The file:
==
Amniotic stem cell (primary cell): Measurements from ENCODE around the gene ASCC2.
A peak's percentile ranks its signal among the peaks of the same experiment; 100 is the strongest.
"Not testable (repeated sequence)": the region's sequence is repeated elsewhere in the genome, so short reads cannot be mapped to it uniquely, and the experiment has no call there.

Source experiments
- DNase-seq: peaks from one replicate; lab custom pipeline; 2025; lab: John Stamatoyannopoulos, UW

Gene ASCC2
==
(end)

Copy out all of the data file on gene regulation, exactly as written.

Amniotic stem cell (primary cell): Measurements from ENCODE around the gene ASCC2.
A peak's percentile ranks its signal among the peaks of the same experiment; 100 is the strongest.
"Not testable (repeated sequence)": the region's sequence is repeated elsewhere in the genome, so short reads cannot be mapped to it uniquely, and the experiment has no call there.

Source experiments
- DNase-seq: peaks from one replicate; lab custom pipeline; 2025; lab: John Stamatoyannopoulos, UW

Gene ASCC2